E Keathley January 15, 2012 at 08:25 PM
Thanks, again, Molly. I have been publishing pictures of the trash along with the property owner's name for three years at http://tinyurl.com/finklot I had some research done on the lot last November and taxes were up to date at that time. Public embarrassment hasn't worked. In fact, one of the landowners sits on the board of the Mount Paran-Northside Civic association, which is dedicated in part to keeping their side of the city nice. Her name is Rita Fink, and along with her husband, Gene Fink, they are the sole owners of Urban Communities LLC, the name on the deed of the place. The plans at city hall were filed under Rita's name, though I wouldn't hazard a guess as to why Gene did so. After I did try an embarrassment tactic last Spring, I noticed that google search results on both RIta and Gene's name changed, possibly reflecting the work of reputation.com or another personal PR firm.
DAP January 16, 2012 at 03:30 PM
Eminent Domain may not be so imminent, but such a property taking for public parkland to abate a chronic nuisance and establish a community garden would be bold politics if proposed by a City Council representative who aspires to be Mayor. Of course, all other remedies through zoning and code enforcement would have to be pursued first to make an imminent legal case. But, really, the city should have assigned the property an address (or retained the past address designation) when the condos occupied by the author were subdivided out of the larger parcel.
E Keathley January 16, 2012 at 07:06 PM
You're right, DAP. The new head of codes & zoning has years of such paperwork ahead of her. Routine stuff like this has been dropped for years, and hopefully will be remedied soon. K. Hall's staff has been nothing but helpful & supportive as I've patiently walked this property through all the proscribed steps. The problem with the address is that -no one- seems to know how to get the problem fixed; there are no proscribed steps to assigning an address to a lot with no road access. No process, no progress. Any & all advice welcomed & considered here. From Molly's comment above, I'm going to try the tax office; please let me know if you think this is a good idea or if you have more suggestions.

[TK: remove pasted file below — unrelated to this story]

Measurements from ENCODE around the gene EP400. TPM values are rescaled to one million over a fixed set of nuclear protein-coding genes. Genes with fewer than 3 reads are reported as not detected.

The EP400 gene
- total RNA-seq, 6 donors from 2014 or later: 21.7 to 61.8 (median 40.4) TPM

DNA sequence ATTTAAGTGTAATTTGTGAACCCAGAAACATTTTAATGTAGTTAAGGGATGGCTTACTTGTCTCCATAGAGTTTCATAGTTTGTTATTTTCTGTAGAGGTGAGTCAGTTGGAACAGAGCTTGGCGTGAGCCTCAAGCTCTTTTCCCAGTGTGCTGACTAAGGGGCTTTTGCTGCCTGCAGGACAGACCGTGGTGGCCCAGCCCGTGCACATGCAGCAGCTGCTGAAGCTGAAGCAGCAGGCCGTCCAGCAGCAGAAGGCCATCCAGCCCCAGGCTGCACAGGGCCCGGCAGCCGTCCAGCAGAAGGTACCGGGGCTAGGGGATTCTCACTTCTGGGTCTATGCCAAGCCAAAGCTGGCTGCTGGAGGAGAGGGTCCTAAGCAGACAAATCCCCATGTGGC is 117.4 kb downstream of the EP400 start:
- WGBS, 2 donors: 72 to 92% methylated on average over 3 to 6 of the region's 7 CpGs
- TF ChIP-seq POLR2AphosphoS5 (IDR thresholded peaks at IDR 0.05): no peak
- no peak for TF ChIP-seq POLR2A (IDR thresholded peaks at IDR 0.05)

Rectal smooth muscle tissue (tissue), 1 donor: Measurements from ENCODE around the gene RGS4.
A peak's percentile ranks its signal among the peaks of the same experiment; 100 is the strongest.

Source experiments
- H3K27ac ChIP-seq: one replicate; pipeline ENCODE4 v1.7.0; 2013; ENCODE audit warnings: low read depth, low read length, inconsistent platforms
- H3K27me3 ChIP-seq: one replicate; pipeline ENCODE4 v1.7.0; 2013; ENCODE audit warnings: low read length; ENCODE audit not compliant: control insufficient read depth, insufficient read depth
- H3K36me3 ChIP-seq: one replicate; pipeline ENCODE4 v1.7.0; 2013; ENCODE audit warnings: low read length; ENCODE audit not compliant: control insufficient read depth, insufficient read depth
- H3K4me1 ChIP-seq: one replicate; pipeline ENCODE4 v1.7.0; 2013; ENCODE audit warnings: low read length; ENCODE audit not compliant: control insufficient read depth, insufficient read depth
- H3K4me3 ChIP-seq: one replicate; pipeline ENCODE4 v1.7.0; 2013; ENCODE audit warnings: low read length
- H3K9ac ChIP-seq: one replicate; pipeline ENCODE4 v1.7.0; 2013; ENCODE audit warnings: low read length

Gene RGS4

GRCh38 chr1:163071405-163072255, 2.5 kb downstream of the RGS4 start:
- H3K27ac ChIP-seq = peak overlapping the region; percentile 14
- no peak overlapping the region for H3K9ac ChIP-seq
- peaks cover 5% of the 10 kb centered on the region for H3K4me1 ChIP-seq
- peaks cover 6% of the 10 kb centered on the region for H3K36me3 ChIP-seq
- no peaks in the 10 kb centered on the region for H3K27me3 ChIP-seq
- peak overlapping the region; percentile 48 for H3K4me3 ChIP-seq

DAP January 21, 2012 at 04:32 PM
To take direct action to assign an address designation, just determine the address of that vacant lot that fronts Haralson Avenue (evident via Google Maps), and then add 2 digits to designate a new address. Or, if that newly designated address number already exists for a contiguous lot with a home on Haralson Avenue, then take the address of that same vacant frontage lot and add a "one-half or 1/2" to that existing address. Then install a sign or painted rock or something to proclaim the new address and keep telling everyone including the city that number is it. Then repeat, often. This self-designation approach is how rural areas make up their own address consistent with the local address grid, so the Postal Service can find and sort the mail. There y'all go!
DAP January 21, 2012 at 04:39 PM
That vacant frontage lot must be the "road access" and may even have an easement or something. The property owner there could install a fence to prevent dumping access caused by trespassing through that lot. Or, more direction action could occur to install a nice fence or equivalent barrier.
E Keathley December 13, 2012 at 06:14 PM
The land may be sold soon! Another year of chasing the owner to clean up and mow was what it took to get the landowner to realize he needed to sell.